It isn’t because I was raised in cattle country.
I went to a holistic allergist a few years ago and found out not only is my body intolerant to chocolate and sugar, but also every form of dairy including goat milk.
The chocolate and sugar I could deal with, I just eat what I want and suffer the consequences—what? I’m supposed to go without another Green and Black’s Ginger bar ever again?—but the dairy made me rethink my dietary choices.
I’d already had an on-again-off-again relationship with vegetarianism, but this new information pushed me over the edge: I was going to go vegan.
I loved it, I felt light, never overstuffed and my mind was clearer than it had been since my four months of being a raw-fooder—where I still ate raw fish and unpasteurized dairy.
It was easy, too. But that was because I was living at a place where professional chefs spent all day making food for me. Though there was still the option of chicken and fish served at meal times; all I had to do was get in the right line and eat the food labelled “vegan” or “dairy-free.”
After two years I started to need more than my omega-three supplement was giving me and started including eggs and the occasional salmon salad in my diet. Then, a few months later, I went into town for a doctor’s appointment and ordered a local, grass-fed hamburger off a restaurant menu for lunch. (Yes, I also had a glass of wine. Hey, if I was treating myself I was going to treat myself.) I’d spent so long in a place where red meat wasn’t even an option and my body told me it wanted it.
I’m now responsible for procuring all of my own meals. And I eat meat.
I’ve seen Food Inc, I’ve read Michael Pollan and I believe that animals have rights. I also believe that humans, as animals, can benefit from the nourishment available by ingesting other animals. Factory farming is an ugly blemish on our society that I hope will fade quickly as more and more people realize the importance of supporting sustainable practices to feed the planet and ourselves. What’s necessary is to educate ourselves on where our food comes from.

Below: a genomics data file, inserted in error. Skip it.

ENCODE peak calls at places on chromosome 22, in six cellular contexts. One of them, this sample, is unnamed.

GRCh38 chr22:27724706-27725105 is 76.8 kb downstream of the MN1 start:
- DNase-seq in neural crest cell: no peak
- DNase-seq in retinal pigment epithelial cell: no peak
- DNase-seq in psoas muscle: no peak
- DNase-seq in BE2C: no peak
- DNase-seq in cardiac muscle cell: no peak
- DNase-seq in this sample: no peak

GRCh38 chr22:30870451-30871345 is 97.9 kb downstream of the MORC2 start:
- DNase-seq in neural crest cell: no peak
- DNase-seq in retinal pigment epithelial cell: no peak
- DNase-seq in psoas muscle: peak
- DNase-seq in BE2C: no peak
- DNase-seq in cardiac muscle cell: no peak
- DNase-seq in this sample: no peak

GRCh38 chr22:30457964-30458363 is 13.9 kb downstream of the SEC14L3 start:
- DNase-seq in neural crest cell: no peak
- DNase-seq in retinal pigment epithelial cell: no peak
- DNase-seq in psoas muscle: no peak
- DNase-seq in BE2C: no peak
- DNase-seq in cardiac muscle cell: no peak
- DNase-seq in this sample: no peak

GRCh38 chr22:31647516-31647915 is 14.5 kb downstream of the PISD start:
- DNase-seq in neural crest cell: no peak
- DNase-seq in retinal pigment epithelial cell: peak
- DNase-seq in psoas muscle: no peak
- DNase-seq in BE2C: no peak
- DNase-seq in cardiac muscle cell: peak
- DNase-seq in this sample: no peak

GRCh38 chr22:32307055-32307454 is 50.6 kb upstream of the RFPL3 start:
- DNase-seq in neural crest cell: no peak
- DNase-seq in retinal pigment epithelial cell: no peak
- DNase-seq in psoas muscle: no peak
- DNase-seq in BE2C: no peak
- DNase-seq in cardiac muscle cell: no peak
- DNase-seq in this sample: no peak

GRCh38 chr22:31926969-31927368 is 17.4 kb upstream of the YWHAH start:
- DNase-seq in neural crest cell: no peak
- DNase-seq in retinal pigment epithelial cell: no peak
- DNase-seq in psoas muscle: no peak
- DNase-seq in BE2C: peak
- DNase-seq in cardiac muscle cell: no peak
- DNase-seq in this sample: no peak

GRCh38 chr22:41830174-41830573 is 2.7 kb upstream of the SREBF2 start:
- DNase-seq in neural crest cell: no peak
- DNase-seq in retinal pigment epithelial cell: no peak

We seem to have reached some sort of moment in our history where being disconnected from the origins of food we eat and items we use everyday has become the norm. We raise animals in terrible conditions using all sorts of unnatural everything—from feed, hormone injections and living arrangements—just like we buy cheap goods manufactured in terrible conditions because we think we need them.
A trip down a dollar store aisle—or any large department store for that matter—is likely to find a range of must-have possessions that people got on mighty fine without before the consumer goods revolution of the 1950’s.
Sometimes I’ll be standing in a store and it will suddenly hit me how preposterous it is that I am surrounded by goods wrapped in by-products from the petroleum industry.
But before this turns into a complete rant I need to qualify: I sometimes eat meat and shop at dollar stores. Here’s why.
I know when to stop.
Our society seems bent on bigger being better—except when it comes to electronics, I love my MacBook Air—and on buffering ourselves from the world around us by creating a layer of plastic between us and any potential moments of vulnerability with other beings. Like when I do the dishes and am up to my elbows practically swimming in plastic bags and leftovers containers. What’s with all these plastic vortexes we’re creating? We need to stop.
I don’t routinely buy plastic goods—or even brand-new clothes, but that’s not where I’m going with this right now—but sometimes there’s something that will wildly affect my quality of life. And so I buy it. Yes, I contribute to the oceanic plastic spiral, but I’m at a place where I’m buying something because I actually do need it and because the thrift store that I already went to didn’t have it.
Supporting alternatives creates a healthy community
It’s likely I’ll be a vegetarian or vegan again in my life, but it’s unlikely that everyone in the whole world will be. Buying food from organic farms that treat their animals humanely sets a precedence for the rest of them. It’s the same with goods made under fair working conditions. Voting with my wallet really does make a difference.
When it comes to meat, I crave it.
I know, not a well-founded argument, but I’ve got to be honest. I honor and respect the sentient beings I ingest but, in the words of my herbalist, we have molars for a reason. Not to get all scientific when I have absolutely no qualifications to do so, but I’ve tried eating for my blood type. And I like it.
And because ultimately:
Doing something with awareness creates a more compassionate life than not doing something out of anger.
But I still won’t shop at Walmart.
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Editor: Rachel Nussbaum
Photo: Courtesy of author